By the end of Season 3, however, it’s hard to shake the feeling that Team Rick isn’t entirely wrong in their reading of the show. For a series so consistently crude, there’s a delicacy to the way Rick and Morty balances cruelty and warmth, just as there’s a sophistication to its mix of dick jokes and ideas. Season 3 purposefully upsets this balance, leading to an at-times thrilling, at-times exhausting exploration of the depths of Rick’s depravity and the ways in which his radioactive personality poisons everyone around him. Season 3’s Rick is an unstoppable God, shorn of vulnerability and inadequacy. He turns himself into a pickle to avoid family therapy, yet somehow manages to build an exoskeleton out of dead cockroaches and go on a rampage. He gets drunk and kills an off-brand version of the Avengers one by one simply because they’re Morty’s heroes. He bests the United States’ black president, voiced by Keith David, in a contest of stubborn egotism. And, in the season’s penultimate episode, Rick delivers a speech whose mix of self-justification and self-pity wouldn’t be out of place in Reddit’s sludgiest backwaters. “When you know nothing matters, the universe is yours,” he tells his daughter. “And I’ve never met a universe that was into it. The universe is basically an animal, it grazes on the ordinary. It creates infinite idiots, just to eat them. … You know smart people get a chance to climb on top and take reality for a ride but it’ll never stop trying to throw you. And eventually it will. There’s no other way off.”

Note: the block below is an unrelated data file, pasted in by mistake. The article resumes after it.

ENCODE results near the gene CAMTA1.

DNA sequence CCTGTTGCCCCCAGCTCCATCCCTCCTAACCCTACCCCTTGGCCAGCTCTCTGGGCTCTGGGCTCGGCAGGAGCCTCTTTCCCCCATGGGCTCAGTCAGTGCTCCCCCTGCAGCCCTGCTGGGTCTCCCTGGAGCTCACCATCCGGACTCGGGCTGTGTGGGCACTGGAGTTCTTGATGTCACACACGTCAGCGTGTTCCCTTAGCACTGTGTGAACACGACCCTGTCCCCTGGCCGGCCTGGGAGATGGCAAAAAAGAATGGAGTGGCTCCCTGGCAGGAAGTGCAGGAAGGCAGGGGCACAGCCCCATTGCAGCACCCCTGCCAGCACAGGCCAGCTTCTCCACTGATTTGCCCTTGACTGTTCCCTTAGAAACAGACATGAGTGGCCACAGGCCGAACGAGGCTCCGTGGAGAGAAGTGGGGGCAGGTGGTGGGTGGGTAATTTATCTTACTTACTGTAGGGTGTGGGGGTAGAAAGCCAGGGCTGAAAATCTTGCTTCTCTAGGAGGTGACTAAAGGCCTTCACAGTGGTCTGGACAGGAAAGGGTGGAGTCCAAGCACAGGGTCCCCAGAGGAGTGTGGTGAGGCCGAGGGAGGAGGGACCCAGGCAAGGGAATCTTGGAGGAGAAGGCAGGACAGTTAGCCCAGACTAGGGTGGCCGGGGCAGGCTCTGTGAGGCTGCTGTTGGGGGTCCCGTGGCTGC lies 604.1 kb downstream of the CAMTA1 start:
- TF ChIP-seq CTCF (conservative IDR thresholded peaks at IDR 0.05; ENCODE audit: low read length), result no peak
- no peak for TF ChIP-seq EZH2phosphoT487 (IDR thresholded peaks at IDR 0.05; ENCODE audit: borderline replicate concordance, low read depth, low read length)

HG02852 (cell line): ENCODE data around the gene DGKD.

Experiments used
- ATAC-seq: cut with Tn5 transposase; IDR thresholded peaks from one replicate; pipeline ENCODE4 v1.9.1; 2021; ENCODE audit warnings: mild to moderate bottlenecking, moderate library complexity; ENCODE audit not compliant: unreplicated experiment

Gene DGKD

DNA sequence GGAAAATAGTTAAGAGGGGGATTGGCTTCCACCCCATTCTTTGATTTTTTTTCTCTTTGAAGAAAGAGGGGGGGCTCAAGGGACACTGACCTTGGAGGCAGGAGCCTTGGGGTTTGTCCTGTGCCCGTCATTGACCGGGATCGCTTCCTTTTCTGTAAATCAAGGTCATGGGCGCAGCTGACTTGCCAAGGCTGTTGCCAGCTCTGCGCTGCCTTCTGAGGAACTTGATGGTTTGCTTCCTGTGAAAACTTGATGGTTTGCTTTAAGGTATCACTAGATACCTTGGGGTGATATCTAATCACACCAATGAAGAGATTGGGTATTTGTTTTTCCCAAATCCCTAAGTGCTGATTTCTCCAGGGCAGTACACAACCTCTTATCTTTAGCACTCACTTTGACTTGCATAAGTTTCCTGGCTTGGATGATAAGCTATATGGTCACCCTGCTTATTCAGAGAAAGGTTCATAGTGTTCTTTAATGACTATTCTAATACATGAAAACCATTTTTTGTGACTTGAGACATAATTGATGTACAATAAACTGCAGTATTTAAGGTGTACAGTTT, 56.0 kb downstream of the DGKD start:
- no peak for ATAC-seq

As Zack Handlen argued at the A.V. Club, however, the season finale tries to walk this back, making it clear that the writers know that the latest season was a cul-de-sac. It even ends with the explicit promise of a rebooted Sanchez/Smith clan in Season 4 and a restoration of the delicate balance that makes the show so rewarding and unlike anything else on TV. It’s that balance that’s so brilliantly on display in “Anatomy Park,” an episode that can, in a brisk 23 minutes, tell you both what the true meaning of Christmas is and who would win in a fight, Hepatitis A or C.